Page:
The Least Powerful CEOs in America

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1. Walmart
> Name: Michael Duke (Age: 62)
> Title: Chief Executive
> Controlling Shareholder: The Walton family
> Controlling Block: The 49.5% of “direct” and “indirect” voting shares

Michael Duke is in enough trouble already. He has only been Walmart’s CEO since early 2009, when the company pushed out H. Lee Scott, Jr., who is still on the board. Over the past two weeks, a huge bribery scandal at the corporation’s Mexico operations has begun to threaten the company’s image. The scandal may make it harder for the world’s largest retailer to do business in several countries, including the United States. Walmart has begun to move into large cities, a move local retailers often resist. The Mexico scandal will give these smaller retailers more firepower as they lobby local government. A number of shareholders and activist groups have called for Duke and Walmart chairman S. Robson Walton to step down. Walton can resist the requests because of his family’s control of the corporation. Duke is a likely candidate to be sacrificed because he allegedly knew about the trouble in Mexico. Walmart’s CEO is among the most visible in the world. The retailer employs 2.2 million people around the world and is one of its largest companies based on revenue, which should reach $450 billion this year. Even if Duke is forced to leave, he has had some good years financially. His compensation in each of the past three fiscal years has been more than $18 million.

2. Nike
> Name: Mark G. Parker (Age: 56)
> Title: Chief Executive
> Controlling Shareholder: Philip Knight, founder and chairman
> Controlling Block: 74.6% of Class A, 17.8% of Class B

Mark Parker, 55, has been the CEO of Nike (NYSE: NKE) since 2006. Philip Knight, the company’s founder and board member since 1968, must like what Parker has accomplished because Knight has voting control of the company. Since Parker took over, annual revenue has gone from $15 billion to $20.8 billion. Net income has increased from $1.4 billion to $2.1 billion. Nike’s share price has risen more than 150% over the same period. It has continued to consolidate its position at the top of the sports apparel and footwear market in the past half decade. Well-regarded research firm Morningstar recently wrote: “Nike remains the largest and most dominant player in the athletic footwear and apparel category, which it has helped revolutionize during the last 40 years.” Parker has only been paid modestly to run a company with sales as large as Nike’s. He made $11.3 million last year and $13.2 million in 2010. The importance of Knight’s holdings is indicated in Nike’s 10-K filed with the SEC: “The sale of a large number of shares held by our Chairman could depress the market price of our common stock.” Nike has 485 million shares outstanding.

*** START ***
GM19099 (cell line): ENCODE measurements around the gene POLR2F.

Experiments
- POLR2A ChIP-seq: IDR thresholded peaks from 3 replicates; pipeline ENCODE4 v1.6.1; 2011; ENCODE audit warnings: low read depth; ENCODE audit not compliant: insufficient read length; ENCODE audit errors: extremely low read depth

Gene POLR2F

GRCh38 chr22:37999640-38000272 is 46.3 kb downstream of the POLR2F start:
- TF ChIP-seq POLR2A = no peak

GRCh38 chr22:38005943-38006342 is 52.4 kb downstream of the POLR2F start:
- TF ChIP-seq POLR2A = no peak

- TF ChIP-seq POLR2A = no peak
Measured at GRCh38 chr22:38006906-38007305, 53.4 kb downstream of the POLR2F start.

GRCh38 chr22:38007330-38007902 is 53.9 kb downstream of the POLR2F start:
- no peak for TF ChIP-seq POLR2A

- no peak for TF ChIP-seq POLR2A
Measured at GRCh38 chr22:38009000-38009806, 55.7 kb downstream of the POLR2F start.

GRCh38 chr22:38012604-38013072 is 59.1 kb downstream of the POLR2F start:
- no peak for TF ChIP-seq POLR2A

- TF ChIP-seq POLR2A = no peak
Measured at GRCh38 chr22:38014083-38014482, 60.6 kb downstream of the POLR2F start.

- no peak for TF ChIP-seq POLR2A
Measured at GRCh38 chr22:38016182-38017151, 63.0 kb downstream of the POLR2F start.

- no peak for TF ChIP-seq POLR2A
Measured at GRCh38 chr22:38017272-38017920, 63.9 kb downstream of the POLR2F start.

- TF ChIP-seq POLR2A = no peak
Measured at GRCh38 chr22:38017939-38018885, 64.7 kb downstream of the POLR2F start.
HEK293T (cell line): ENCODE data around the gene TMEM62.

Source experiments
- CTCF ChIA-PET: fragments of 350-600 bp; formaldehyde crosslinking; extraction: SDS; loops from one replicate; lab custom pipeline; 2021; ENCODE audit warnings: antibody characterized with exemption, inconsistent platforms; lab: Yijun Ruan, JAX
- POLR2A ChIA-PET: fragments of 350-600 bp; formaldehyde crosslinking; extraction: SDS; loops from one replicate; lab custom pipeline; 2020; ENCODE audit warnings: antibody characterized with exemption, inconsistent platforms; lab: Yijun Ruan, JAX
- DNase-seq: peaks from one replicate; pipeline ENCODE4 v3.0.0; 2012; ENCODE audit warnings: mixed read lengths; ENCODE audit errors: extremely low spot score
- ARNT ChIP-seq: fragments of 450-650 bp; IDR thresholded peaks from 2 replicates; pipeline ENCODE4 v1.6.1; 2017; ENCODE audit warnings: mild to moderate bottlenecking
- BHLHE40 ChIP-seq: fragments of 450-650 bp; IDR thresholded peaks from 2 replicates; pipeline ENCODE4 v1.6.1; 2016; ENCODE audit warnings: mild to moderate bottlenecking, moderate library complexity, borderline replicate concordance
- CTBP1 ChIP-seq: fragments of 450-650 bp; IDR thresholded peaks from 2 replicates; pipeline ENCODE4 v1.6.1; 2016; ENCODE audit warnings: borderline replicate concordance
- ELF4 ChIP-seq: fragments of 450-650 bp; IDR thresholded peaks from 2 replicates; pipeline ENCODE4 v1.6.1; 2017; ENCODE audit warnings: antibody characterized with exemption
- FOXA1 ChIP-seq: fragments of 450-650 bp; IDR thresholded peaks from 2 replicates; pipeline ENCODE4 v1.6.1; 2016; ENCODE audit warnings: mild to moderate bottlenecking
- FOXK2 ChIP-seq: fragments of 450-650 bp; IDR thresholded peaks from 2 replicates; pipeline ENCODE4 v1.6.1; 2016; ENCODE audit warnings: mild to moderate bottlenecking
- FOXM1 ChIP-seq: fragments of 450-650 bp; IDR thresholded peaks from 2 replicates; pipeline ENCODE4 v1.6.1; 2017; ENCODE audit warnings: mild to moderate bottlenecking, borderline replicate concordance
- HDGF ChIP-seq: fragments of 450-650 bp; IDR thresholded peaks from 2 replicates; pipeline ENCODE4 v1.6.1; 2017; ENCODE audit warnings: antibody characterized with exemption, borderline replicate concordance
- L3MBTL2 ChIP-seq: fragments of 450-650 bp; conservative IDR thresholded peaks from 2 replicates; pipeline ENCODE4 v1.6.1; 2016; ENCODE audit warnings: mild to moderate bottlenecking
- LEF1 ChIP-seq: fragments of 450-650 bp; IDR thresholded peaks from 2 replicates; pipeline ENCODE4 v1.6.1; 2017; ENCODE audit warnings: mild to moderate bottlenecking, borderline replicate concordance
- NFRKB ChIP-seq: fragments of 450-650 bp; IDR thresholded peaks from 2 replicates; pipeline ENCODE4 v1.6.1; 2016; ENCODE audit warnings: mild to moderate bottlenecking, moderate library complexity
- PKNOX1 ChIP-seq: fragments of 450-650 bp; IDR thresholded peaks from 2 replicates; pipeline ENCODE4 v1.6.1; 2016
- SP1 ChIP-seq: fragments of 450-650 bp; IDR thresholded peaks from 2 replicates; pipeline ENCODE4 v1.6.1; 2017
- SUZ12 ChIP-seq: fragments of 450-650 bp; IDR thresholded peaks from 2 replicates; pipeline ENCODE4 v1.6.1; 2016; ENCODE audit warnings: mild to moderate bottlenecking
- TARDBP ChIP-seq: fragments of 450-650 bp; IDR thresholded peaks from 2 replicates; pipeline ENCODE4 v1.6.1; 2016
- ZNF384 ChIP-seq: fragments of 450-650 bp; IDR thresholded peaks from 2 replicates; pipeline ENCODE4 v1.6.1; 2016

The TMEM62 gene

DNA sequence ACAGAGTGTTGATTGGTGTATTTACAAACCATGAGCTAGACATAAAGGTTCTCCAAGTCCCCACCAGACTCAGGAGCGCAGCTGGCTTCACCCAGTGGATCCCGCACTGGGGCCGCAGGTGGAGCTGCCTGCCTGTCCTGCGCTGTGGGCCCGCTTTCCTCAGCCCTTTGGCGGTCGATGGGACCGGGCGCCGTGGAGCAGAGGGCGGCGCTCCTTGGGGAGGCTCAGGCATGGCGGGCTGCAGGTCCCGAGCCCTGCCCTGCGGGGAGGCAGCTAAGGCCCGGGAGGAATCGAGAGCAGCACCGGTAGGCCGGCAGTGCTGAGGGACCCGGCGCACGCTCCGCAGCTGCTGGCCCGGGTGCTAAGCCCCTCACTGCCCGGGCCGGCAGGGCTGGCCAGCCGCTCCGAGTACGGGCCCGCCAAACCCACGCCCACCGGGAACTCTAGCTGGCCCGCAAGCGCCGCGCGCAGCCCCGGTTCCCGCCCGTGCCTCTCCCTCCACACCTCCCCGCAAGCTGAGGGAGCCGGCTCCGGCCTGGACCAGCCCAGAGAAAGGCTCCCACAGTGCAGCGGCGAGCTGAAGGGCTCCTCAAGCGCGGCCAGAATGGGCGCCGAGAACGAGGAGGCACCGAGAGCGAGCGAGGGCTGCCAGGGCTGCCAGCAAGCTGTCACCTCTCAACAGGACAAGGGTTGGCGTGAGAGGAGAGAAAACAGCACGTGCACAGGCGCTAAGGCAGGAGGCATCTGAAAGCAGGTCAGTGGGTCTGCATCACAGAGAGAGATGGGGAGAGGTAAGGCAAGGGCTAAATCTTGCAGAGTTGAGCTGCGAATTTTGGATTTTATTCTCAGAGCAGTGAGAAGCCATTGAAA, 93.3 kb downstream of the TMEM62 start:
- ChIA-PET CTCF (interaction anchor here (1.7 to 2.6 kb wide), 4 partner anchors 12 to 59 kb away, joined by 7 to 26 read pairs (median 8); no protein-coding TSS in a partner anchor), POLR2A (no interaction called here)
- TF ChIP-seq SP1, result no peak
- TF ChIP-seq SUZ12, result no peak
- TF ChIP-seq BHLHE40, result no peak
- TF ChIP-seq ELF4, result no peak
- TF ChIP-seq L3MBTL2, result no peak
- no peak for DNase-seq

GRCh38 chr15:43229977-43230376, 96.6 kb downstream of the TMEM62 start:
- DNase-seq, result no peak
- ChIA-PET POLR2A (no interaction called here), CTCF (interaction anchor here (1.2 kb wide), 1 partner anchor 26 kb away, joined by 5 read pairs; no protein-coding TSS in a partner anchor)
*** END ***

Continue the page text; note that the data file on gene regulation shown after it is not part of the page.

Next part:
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3. Dish Network
> Name: Joseph P. Clayton (Age: 62)
> Title: Director, President, and Chief Executive
> Controlling Shareholder: Charles W. Ergen
> Controlling Block: 98.2% of Class B common

Charles Ergen cofounded Dish Network (NASDAQ: DISH) with his wife, Cantey Ergen, and James DeFranco, in 1980. Together they own a 98% controlling block. Joseph Clayton, who has been the company’s CEO since mid-2011, is an industry veteran. He was paid $9.8 million for the year. Clayton has been chairman of Sirius XM (NASDAQ: SIRI) and sat on the board of directors of EchoStar (NASDAQ: SATS). Like cable, satellite television was introduced in the 1980s as an alternative to major TV network programming. Dish and DirecTV (NASDAQ: DTV) have been the two successes that emerged from 30 years of company launches, failures and mergers. The Dish subscriber count is currently just short of 14 million. The key to success in the industry has been breadth of programming. Dish has 230 basic video channels, a large number of premium sports and movie packages, and more than 3,000 local channels. Clayton appears to be the right choice to run the company at the right time. His background in satellite delivery and content acquisition is essential to the video-program-to-the-home industry, which has become extremely crowded in the past five years. Both the large telephone companies and startups like Netflix (NASDAQ: NFLX) compete directly now with the cable and satellite incumbents.